Bronchial Artery Embolization

Bronchial Artery Embolization

Zubin D. Irani and Frederick S. Keller

Hemoptysis has many causes (Table 84-1). Worldwide, disease states causing chronic lung inflammation arising from tuberculosis are the most common cause of hemoptysis. In the developed world, cystic fibrosis is the corresponding common culprit, leading to bronchiectasis requiring bronchial artery embolization. Regardless of the pathologic process, disease chronicity leads to hypertrophy in the respiratory mucosa of the bronchial circulation in response to occlusion of the pulmonary arterioles from hypoxia secondary to underlying pulmonary disease. These hypertrophied vessels are under systemic pressures, and rupture of these vessels leads to bleeding that “floods” the air spaces. It is the hypertrophy of these vessels that allows them to be amenable to transcatheter embolotherapy, resulting in a clinical benefit.

Obtaining and reviewing the history, physical examination, and tests, especially prior imaging studies, may help provide useful information before the procedure (Table 84-2). Try to ascertain the etiology and side of bleeding to help focus attention during the case to that side. Patients may describe a gurgling sensation on the side of the bleeding. If the pathologic process is limited to one side, imaging will show this and allow for targeted angiograms of that area. Contrast-enhanced chest computed tomography (CT) can offer a diagnosis in which chest radiography and bronchoscopy may be nondiagnostic.1,2 CT can help localize the site of bleeding in over half of cases of hemoptysis3 while also revealing hypertrophic vessels in the mediastinum along with their site of origin—key information to help with catheterization. CT can also suggest the presence of nonbronchial systemic arteries supplying the lung via thickened pleura,4 and this can help reduce instances of incomplete embolizations. When imaging is not helpful, bronchoscopy performed early in the course of the presentation can help localize the site of bleeding and/or pathologic process.

Table 84-3 lists some measures to consider in massive hemoptysis. A neurologic examination of the lower extremities is a must before any angiogram and/or embolization to help monitor for spinal cord complications. This should be repeated after the procedure to look for any changes and may also have to be repeated during the case if there is any concern for spinal cord compromise. If there is a history of recent Swan-Ganz catheter use, a pulmonary artery pseudoaneurysm should be considered and, if possible, computed tomographic angiography (CTA) of the lungs performed. In such a case, one can proceed straight to pulmonary angiography. A pulmonary arteriovenous malformation may also present as hemoptysis and can be seen on chest CT. Again, starting with a pulmonary angiogram is appropriate.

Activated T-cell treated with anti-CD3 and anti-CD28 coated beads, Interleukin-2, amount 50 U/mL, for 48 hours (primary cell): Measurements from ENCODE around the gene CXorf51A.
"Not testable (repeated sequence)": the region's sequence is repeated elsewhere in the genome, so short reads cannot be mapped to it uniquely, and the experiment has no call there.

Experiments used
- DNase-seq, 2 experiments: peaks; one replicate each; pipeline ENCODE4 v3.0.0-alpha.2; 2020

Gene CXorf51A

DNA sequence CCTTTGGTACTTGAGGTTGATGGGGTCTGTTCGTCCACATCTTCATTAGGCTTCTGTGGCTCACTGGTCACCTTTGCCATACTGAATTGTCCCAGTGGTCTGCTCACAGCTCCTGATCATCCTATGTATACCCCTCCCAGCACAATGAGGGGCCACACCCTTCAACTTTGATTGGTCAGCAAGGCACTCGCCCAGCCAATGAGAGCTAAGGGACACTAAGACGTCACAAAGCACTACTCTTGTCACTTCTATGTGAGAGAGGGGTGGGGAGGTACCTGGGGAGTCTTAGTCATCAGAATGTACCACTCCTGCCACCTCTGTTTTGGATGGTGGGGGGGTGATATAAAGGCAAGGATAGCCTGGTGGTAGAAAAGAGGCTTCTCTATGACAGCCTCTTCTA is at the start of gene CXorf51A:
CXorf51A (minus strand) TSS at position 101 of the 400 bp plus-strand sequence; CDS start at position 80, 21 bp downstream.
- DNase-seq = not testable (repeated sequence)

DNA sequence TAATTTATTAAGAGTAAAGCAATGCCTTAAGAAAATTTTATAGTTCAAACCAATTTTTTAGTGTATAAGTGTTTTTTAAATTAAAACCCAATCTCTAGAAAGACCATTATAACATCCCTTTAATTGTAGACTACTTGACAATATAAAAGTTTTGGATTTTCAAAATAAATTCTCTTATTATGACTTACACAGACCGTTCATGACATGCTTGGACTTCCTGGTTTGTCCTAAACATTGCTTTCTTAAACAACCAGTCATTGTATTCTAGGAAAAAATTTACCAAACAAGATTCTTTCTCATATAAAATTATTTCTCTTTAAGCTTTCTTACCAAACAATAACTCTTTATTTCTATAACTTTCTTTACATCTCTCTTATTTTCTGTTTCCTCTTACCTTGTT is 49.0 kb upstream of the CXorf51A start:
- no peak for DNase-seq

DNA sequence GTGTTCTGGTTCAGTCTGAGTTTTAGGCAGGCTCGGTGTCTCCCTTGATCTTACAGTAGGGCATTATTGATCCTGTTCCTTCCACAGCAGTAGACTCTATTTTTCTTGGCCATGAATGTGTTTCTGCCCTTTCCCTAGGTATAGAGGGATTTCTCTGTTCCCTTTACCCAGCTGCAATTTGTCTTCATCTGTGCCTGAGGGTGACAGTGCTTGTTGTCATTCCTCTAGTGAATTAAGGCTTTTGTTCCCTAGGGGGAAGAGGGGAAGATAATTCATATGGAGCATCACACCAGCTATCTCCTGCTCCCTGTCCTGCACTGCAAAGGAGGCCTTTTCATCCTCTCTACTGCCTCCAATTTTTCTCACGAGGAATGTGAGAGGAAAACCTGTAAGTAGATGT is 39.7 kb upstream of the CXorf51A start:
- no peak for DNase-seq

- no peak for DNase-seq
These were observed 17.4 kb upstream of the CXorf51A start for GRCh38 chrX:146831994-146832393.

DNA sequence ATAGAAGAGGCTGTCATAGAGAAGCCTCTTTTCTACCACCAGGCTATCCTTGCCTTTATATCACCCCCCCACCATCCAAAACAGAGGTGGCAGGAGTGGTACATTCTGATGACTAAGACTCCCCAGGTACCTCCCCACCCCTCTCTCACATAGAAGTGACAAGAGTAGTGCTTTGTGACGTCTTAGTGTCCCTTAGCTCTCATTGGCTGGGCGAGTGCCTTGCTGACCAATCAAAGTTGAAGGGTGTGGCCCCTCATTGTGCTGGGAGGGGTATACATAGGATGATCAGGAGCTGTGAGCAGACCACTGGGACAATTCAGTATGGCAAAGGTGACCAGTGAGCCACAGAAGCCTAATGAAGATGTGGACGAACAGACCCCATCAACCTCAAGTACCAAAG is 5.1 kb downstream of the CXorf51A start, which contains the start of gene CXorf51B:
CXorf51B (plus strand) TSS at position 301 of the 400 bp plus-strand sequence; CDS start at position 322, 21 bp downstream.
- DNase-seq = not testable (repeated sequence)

The typical indication is massive hemoptysis, defined as 300 mL or more of expectorated blood within a 24-hour period.57 Hemoptysis reduces the available surface area for gas exchange. Depending on the severity of the underlying pathologic process, the available lung surface area will vary between patients, and some may experience respiratory distress with a volume of hemoptysis of less than 300 mL. Thus, a functional assessment is also useful in patient selection. Lesser amounts of bleeding (Table 84-4), especially if recurrent and debilitating, may also qualify patients to be candidates for this procedure. Patients with cystic fibrosis typically fall into this latter group, and the availability of lung transplantation has lowered the threshold to use bronchial artery embolization as a palliative measure to build a bridge to lung transplantation.


Table 84-5 lists recommended equipment for bronchial artery embolization. Adequate imaging equipment is a prerequisite. The initial catheter is one that allows for injection of an adequate volume of contrast agent. We prefer a 6F pigtail catheter positioned in the distal aortic arch to obtain a descending thoracic aortogram. The subsequent selection of guidewire and catheter equipment depends on the anatomy. In general, we prefer “pull down”–shaped catheters because they offer a secure and stable selection method of the desired vessel. Microcatheters used in a coaxial fashion through the previously positioned catheter allow for superselective catheter positioning within the vessel of interest to avoid nontarget embolization. The chosen embolic agent (our preference: 350- to 500-µm particles) can then be delivered via the catheter. Coils should be avoided because they preclude access into the same vessel at a later date when repeat embolization may be necessary. Liquid agents penetrate into the capillary level within the mucosa, creating necrosis. Furthermore, they may pass through any shunts and return to the heart for systemic distribution. Nonionic contrast agents should be used to minimize any chances of transverse myelitis occurring from injections of contrast media.

TABLE 84-5

Equipment for Bronchial Artery Embolization

Only gold members can continue reading. Log In or Register to continue

Stay updated, free articles. Join our Telegram channel

Dec 23, 2015 | Posted by in INTERVENTIONAL RADIOLOGY | Comments Off on Bronchial Artery Embolization

Full access? Get Clinical Tree

Get Clinical Tree app for offline access

Nonionic contrast
Embolic agents